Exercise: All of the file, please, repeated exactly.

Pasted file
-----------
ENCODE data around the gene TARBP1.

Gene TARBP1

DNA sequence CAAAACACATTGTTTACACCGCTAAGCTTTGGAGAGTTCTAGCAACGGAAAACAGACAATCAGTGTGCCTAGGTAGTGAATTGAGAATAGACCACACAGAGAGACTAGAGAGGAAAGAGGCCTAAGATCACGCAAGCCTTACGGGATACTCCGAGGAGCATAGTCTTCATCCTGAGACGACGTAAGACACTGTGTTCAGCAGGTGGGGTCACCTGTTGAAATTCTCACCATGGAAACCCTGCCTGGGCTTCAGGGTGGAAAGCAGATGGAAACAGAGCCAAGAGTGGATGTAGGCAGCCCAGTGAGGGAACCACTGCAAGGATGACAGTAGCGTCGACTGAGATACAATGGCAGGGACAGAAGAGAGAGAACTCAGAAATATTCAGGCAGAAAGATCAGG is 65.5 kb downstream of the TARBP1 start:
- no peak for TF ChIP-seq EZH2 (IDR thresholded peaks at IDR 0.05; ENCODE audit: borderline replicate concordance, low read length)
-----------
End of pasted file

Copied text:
ENCODE data around the gene TARBP1.

Gene TARBP1

DNA sequence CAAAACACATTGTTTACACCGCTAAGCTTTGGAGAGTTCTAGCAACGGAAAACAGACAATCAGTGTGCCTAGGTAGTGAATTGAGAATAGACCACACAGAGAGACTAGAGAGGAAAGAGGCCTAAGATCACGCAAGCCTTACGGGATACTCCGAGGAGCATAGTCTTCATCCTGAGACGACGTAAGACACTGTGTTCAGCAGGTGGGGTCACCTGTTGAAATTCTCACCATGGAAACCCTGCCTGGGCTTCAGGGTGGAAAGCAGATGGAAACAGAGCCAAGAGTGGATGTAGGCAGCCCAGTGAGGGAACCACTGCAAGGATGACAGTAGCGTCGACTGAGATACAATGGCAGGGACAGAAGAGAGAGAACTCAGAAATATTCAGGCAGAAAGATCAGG is 65.5 kb downstream of the TARBP1 start:
- no peak for TF ChIP-seq EZH2 (IDR thresholded peaks at IDR 0.05; ENCODE audit: borderline replicate concordance, low read length)